Federal NDP leader Jagmeet Singh was at the Florence Filberg Centre in Courtenay Monday night, along with Powell River-North Island MP Rachel Blaney, and Courtenay-Alberni MP Gord Johns, for a for a town hall-style question and answer event. He and Blaney also granted a Q&A session with Black Press reporter Jocelyn Doll. Photo by Scott Strasser

Federal NDP leader Jagmeet Singh was at the Florence Filberg Centre in Courtenay Monday night, along with Powell River-North Island MP Rachel Blaney, and Courtenay-Alberni MP Gord Johns, for a for a town hall-style question and answer event. He and Blaney also granted a Q&A session with Black Press reporter Jocelyn Doll. Photo by Scott Strasser

Comox Valley Record Year In Review: MARCH

Manhunt north of Courtenay; water bottling issue heats up

  • Dec. 26, 2018 6:00 a.m.

Federal New Democrat Party leader Jagmeet Singh hosted a “Jagmeet & Greet” at the Filberg Centre in Courtenay, to a sold-out crowd.

And then there were three

The Courtenay mayoral race heated up in March, with two sitting councillors adding their names to the list of candidates. Bob Wells and David Frisch joined fellow councillor Erik Eriksson when they simultaneously announced their intentions to run for mayor. The battle race would evolve and change throughout the next six months, with Frisch ultimately backing down, in order to seek re-election as councillor, incumbent Larry Jangula eventually declaring his intention to seek re-election, and Harold Long adding his name to the list. Bob Wells ended up winning the election in October.

Lindsey’s Law

Ottawa announced a new National Missing Persons DNA Program, intended to assist missing persons and unidentified remains investigations. Legislative amendments dubbed ‘Lindsey’s Law’ enable police to expand the use of DNA analysis through a missing persons index, a human remains index, and a relatives of missing persons index. The legislation was the result of decades of work by Judy Peterson, the mother of a Comox Valley teen who went missing 25 years ago. Judy’s daughter, Lindsey Nicholls, was 14 when last seen on Royston Road on the BC Day long weekend in 1993.

READ: Lindsey’s Law comes into effect

“It’s almost unbelievable,” said Peterson, a Sidney resident. “This will give me the comfort of knowing that if she is found anywhere in Canada, I would know. Also, it’s a step for the investigation itself, and I feel that now I have done everything I can to help find answers.”

What happened to Lindsey remains a mystery, but the investigation into her disappearance is ongoing. She was last seen wearing blue jeans, a khaki tank top and white canvas shoes.

Anyone with information regarding her disappearance is asked to contact the Comox Valley RCMP at (250) 338-1321 or Crime Stoppers at 1-800-222-8477.

Shooting incident north of Courtenay

A shooting incident in the rural area north of Courtenay led to a 24-hour manhunt before RCMP arrested a suspect.

On March 14, a 30-year-old resident had encountered a male on his property and after a brief interaction, was shot. The victim was taken to a local hospital by ambulance for treatment with non-life threatening injuries.

On March 15, the Comox Valley RCMP took one man into custody without incident, after locating the suspect inside a residence on the 2200 block of Coleman Road.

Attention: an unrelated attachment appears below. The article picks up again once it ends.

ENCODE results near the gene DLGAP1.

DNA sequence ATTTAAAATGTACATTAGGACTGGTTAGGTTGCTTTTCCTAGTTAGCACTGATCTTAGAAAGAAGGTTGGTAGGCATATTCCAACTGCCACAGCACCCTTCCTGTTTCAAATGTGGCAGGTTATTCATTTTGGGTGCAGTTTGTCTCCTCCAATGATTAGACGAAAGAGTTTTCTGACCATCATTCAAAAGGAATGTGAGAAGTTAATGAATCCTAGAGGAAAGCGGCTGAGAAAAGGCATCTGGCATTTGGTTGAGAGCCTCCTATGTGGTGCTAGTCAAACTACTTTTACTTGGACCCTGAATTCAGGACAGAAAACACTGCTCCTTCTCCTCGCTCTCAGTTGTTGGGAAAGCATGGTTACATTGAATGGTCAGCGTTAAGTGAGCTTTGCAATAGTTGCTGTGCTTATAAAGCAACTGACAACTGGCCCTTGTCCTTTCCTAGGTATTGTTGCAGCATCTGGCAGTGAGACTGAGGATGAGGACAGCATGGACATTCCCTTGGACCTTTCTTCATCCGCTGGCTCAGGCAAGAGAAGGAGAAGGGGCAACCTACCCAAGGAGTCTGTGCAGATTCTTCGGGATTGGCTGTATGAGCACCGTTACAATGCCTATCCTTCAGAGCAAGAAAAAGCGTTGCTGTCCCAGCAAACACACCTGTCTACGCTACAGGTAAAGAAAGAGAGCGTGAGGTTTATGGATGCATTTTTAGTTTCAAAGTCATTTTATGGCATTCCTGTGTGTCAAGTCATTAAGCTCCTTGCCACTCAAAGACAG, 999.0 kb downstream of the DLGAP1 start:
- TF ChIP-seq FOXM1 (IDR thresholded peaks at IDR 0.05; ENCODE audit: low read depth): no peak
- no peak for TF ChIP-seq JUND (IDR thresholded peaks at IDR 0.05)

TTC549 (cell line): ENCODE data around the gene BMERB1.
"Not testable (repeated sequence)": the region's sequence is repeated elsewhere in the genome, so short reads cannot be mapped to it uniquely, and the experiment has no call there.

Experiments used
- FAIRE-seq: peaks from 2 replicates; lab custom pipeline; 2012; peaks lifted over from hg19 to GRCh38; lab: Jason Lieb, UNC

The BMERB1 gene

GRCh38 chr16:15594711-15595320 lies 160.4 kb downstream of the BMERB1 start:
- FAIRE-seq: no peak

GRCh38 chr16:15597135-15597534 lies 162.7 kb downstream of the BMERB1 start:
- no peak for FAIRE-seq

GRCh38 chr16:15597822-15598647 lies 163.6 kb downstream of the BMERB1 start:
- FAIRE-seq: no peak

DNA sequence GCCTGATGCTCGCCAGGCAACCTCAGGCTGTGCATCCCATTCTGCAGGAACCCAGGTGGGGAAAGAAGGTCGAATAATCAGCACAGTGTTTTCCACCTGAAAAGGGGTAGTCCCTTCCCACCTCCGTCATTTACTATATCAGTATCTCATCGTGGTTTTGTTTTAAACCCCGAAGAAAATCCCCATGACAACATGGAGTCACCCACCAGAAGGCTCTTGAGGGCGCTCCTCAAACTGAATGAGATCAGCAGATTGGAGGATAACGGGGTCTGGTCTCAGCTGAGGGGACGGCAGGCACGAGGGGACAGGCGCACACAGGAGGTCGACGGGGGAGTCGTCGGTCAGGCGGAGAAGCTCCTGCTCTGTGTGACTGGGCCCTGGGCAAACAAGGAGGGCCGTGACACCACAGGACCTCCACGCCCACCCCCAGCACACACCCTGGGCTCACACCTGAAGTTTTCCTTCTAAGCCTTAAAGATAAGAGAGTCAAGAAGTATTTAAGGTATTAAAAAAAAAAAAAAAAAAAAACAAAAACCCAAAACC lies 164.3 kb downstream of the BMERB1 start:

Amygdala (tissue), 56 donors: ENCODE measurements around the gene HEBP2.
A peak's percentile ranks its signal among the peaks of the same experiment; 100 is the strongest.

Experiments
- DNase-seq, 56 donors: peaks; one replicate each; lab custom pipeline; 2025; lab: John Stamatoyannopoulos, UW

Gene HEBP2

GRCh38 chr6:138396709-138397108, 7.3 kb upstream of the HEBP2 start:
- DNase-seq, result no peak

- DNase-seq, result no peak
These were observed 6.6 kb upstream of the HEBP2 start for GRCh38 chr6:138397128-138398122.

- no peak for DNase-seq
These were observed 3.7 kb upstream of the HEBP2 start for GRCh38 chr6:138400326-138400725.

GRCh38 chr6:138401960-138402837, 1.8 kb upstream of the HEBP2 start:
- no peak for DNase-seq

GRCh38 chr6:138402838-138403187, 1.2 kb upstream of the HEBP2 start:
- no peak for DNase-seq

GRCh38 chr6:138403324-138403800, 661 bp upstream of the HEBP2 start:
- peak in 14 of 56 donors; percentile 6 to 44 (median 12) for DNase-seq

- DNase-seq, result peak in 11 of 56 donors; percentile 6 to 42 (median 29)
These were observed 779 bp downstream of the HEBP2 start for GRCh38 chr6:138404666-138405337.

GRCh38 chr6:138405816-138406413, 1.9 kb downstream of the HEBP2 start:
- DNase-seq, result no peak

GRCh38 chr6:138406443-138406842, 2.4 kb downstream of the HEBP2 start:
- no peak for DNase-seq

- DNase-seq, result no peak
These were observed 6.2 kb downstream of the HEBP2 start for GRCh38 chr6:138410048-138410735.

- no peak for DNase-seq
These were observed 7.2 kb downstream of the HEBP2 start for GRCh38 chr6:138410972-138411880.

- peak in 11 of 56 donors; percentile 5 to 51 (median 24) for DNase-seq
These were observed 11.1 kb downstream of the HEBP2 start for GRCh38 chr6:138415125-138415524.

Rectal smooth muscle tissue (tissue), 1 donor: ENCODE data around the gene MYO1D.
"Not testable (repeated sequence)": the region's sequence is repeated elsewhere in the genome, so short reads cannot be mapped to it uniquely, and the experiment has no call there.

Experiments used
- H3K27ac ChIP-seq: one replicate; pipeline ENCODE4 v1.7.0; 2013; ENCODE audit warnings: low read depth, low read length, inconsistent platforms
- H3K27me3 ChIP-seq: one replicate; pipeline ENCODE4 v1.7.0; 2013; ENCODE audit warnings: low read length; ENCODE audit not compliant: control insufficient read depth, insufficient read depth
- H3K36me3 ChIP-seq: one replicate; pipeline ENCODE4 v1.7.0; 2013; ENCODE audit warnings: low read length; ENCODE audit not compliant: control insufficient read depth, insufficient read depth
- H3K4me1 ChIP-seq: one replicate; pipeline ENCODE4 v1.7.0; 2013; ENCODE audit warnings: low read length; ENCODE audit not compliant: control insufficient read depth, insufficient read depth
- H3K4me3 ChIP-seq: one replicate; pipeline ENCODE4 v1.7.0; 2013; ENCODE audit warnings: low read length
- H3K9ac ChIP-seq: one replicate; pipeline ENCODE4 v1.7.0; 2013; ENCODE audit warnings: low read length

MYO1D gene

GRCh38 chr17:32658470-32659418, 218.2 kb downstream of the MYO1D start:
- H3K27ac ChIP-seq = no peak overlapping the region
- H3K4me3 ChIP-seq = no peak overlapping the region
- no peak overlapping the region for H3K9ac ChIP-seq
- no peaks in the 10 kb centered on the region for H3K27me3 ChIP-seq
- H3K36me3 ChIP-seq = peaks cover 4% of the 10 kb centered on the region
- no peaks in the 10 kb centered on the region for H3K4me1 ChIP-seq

READ: Arrest made in shooting incident

BUSINESS

Merville water saga heats up

A situation that would get headlines throughout the year really heated up in March, as the K’ómoks First Nation (KFN) came out in opposition to a Comox Valley family’s plan to extract groundwater in Merville for a proposed water bottling business.

Christopher MacKenzie and his wife Regula Heynck of Merville had received a tentative licence from the Province to extract and bottle up to 10,000 litres of water per day from their family well and sell it via home delivery throughout the Comox Valley.

“It is an insult to our Nation and people,” said Chief Nicole Rempel in a statement. “The KFN has watched as the resources in our territory have been stripped away and shipped away for far too long. In a time where both the prime minister and B.C. premier have given mandates to their staff to uphold and honour the United Nations Declaration on the Rights of Indigenous People, it is quite angering to have to continue the struggle for the rights of our people.”

Later in the month, B.C.’s Minister of Forests, Lands, Natural Resource Operations and Rural Development, Doug Donaldson, showed up for a Q&A at the Griffin Pub, and was inundated with negative feedback from local residents.

READ: Doug Donaldson visits the Valley

SPORTS

Talented Courtenay golfer Abigail Rigsby won her first collegiate golf tournament in March, leading the field wire-to-wire at the Midwestern State Invitational at Wichita Falls Country Club in Texas.

Her final-round 4-over-par 76 gave the Oklahoma Christian University sophomore a two-day total of 149 over the 5,843-yard course.

“I had never led a tournament before, after the first day,” Rigsby told The Record. “I didn’t feel like there was a lot of pressure on me, and I didn’t put any on myself because I know I don’t perform when I do that. I just took it one shot at a time today and trusted my preparation.”

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Courtenay firefighters tend to a blaze at a Salsbury Road residence. Scott Stanfield photo

Courtenay firefighters tend to a blaze at a Salsbury Road residence. Scott Stanfield photo

Comox Valley Record Year In Review: MARCH

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